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The dollar fell against most major currencies after the release of unexpectedly positive U.S. data on employment. According to the data, the number of jobs outside agriculture in the U.S. in July increased by 163,000, while economists had expected growth to 95 000.
In addition, in July, the ISM index in the U.S. service sector grew more strongly than in the previous month, helped by a substantial increase in orders. The indicator rose to 52.6 versus 52.1 in June. Economists expected the index would remain unchanged, while the analysts' estimates ranged from 50.5 to 53. Business activity and new orders showed an increase, while the employment component fell for the first time in December 2011, reaching 49.3 versus 52.3 in June.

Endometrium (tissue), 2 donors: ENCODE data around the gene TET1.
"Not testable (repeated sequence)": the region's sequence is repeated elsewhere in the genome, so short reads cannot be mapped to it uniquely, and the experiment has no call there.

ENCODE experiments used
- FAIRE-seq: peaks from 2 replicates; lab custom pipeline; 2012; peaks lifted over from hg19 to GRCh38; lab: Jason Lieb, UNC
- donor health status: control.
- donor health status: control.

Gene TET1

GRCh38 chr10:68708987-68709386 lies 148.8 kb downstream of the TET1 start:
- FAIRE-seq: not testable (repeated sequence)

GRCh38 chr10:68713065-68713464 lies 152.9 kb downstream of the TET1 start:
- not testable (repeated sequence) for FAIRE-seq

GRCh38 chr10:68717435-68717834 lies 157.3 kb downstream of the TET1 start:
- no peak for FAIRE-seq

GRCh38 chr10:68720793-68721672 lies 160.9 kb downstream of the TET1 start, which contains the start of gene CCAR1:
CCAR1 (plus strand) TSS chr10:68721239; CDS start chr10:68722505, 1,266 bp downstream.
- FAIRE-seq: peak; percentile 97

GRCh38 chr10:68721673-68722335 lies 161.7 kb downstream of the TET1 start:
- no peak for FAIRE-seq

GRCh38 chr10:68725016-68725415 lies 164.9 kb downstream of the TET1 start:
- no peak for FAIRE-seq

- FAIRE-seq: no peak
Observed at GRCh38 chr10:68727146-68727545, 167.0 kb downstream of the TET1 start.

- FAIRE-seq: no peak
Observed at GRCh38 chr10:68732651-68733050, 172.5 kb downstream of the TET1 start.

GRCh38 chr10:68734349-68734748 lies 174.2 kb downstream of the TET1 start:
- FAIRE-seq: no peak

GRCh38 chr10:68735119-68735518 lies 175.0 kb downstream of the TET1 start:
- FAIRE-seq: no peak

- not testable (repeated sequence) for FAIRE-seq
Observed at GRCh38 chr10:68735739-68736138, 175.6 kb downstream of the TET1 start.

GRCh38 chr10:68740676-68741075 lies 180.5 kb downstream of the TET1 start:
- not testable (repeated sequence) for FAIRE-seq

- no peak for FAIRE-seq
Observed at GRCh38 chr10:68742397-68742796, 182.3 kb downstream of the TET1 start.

The euro rose against other major currencies, receiving support from lower yields on bonds of Spain and Italy. In addition, the single currency is growing on rumors that the EFSF is going to give the banks their sovereign bonds. Earlier, the euro grew up on rumors that the Spanish Government intends to hold an unscheduled press conference, during which the authorities have formally requested the support of EFSF. Meanwhile, the yield on the 2-year bonds dropped from Spain's level of 4.48% to 3.75%. We have published data on the PMI index in the euro area - the weak PMI data for France and Italy were offset by more favorable from those of Germany and the eurozone.
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